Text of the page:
hurricanes heading directly into a continental land-mass it had started
out big and ended up small. News reports followed this pattern, with a
large amount of material on its initial impact, but little or nothing
about subsequent events. Finally I obtained detailed time by velocity
weather maps from the National Reconnaissance Office, which showed the
remaining Hugo epicentre ripping through Charlotte NC (pop. 400k)
before spending itself on the Carolinas. Database searches turned up a
report by Natalie, D. & Ball, W, EIS Coordinator, North Carolina
Emergency Management, `How North Carolina Managed Hurricane Hugo' --
which was used to flesh out the scenes in Chapter 4 describing Par's
escape to New York via the Charlotte Airport.
Old Fashioned gum-shoe leg-work, calling every motel in Black Mountain
and the surrounding area, revealed that the Black Mountain Motel had
changed name, ownership and.. all its staff. Par's story was holding,
but in some ways I wished it hadn't. We were back to square one in terms
of gaining independent secondary confirmation.
Who else could have been involved? There must have been a paper-trail
outside of Washington. Perhaps the SS representation in Charlotte had
something? No. Perhaps there were records of the warrants in the
Charlotte courts? No. Perhaps NC state police attended the SS raid in
support? Maybe, but finding warm bodies who had been directly involved
proved proved futile. If it was a SS case, they had no indexable
records that they were willing to provide. What about the local
coppers? An SS raid on a fugitive computer hacker holed up at one of
the local motels was not the sort of event that would be likely to have
passed unnoticed at the Black Mountain county police office, indexable
records or not.
Neither however, were international telephone calls from strangely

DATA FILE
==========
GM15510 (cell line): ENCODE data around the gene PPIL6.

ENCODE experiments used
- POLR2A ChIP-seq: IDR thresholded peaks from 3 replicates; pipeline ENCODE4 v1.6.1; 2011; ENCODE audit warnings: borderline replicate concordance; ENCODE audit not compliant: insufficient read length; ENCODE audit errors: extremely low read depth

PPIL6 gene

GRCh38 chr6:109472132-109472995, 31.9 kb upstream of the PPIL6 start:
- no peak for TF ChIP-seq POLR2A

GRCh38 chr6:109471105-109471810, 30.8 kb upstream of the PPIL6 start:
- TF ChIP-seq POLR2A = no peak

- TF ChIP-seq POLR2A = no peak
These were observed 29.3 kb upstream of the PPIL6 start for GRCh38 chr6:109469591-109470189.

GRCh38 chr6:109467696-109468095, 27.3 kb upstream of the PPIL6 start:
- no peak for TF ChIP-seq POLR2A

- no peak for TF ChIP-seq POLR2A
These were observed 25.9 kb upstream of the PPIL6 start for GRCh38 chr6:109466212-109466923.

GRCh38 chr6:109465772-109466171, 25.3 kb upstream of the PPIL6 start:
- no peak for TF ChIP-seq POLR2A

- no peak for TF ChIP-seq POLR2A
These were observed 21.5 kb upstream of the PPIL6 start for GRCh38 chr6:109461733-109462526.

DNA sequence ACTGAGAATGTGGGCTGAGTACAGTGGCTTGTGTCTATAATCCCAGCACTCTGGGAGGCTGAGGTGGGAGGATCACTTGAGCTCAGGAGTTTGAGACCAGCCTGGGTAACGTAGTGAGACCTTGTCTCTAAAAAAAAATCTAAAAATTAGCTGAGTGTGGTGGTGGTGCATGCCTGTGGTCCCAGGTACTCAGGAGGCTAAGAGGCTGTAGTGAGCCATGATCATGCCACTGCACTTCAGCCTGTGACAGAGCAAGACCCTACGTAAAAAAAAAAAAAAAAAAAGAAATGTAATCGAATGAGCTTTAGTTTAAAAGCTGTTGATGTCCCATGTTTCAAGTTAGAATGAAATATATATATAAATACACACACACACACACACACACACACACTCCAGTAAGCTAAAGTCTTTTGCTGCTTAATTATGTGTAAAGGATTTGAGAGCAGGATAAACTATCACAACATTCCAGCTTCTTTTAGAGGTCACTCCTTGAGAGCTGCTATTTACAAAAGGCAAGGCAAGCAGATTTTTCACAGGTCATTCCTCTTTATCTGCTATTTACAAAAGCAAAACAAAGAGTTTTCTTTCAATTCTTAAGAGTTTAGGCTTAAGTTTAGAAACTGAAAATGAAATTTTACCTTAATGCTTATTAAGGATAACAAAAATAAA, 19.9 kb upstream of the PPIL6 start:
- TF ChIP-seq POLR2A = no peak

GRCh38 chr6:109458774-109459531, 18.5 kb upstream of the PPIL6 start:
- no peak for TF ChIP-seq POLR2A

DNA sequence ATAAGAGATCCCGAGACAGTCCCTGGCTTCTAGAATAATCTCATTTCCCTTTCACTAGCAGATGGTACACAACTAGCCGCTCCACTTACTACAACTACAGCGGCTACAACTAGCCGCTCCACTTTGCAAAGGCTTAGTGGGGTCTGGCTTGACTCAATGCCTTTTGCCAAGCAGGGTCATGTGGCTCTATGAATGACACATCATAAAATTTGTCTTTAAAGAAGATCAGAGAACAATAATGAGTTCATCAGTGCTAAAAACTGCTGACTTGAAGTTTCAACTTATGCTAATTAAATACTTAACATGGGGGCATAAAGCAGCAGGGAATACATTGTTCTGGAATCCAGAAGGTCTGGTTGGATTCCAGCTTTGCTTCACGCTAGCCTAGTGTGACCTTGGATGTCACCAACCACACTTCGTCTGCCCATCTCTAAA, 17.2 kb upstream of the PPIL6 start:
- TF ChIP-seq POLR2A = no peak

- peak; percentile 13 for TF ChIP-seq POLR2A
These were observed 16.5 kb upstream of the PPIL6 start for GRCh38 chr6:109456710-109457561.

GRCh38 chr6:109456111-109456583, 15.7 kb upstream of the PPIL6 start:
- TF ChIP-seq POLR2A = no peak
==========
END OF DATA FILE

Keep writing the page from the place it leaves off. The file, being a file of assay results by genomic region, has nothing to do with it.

accented foreign-nationals wanting to know about them. Perhaps the Reds
were no-longer under the beds, but in Black Mountain, this could be
explained away by the fact they were now hanging out in phone booths. I
waited for a new shift at the Black Mountain county police office,
hoping against hope, that the officer I had spoken to wouldn't
contaminate his replacement. Shamed, I resorted to using that most
special of US militia infiltration devices. An American accent and a
woman's touch. Suelette weaved her magic. The Black Mountain raid had
taken place. The county police had supported it. We had our
While this anecdote is a strong account, it's also representative one.
Every chapter in underground was formed from many stories like
it. They're unseen, because a book must not be true merely in details.
It must be true in feeling.
True to the visible and the invisible. A difficult combination.
1 10, 9, 8, 7, 6, 5, 4, 3, 2, 1 1
2 The Corner Pub 45
3 The American Connection 84
4 The Fugitive 120
5 The Holy Grail 159
6 Page One, the New York Times 212
7 Judgment Day 244
8 The International Subversives 285
9 Operation Weather 323
10 Anthrax--the Outsider 364
11 The Prisoner's Dilemma 400
Afterword 427 Glossary and Abbreviations 455 Notes 460
[ Page numbers above correspond to the Random House printed edition ]
others who helped in providing documents so vital for fact
checking. Often this help invovled spending a considerable amount of
time explaining complex technical or legal matters. I want to express
my gratitude to all these people, some of whom prefer to remain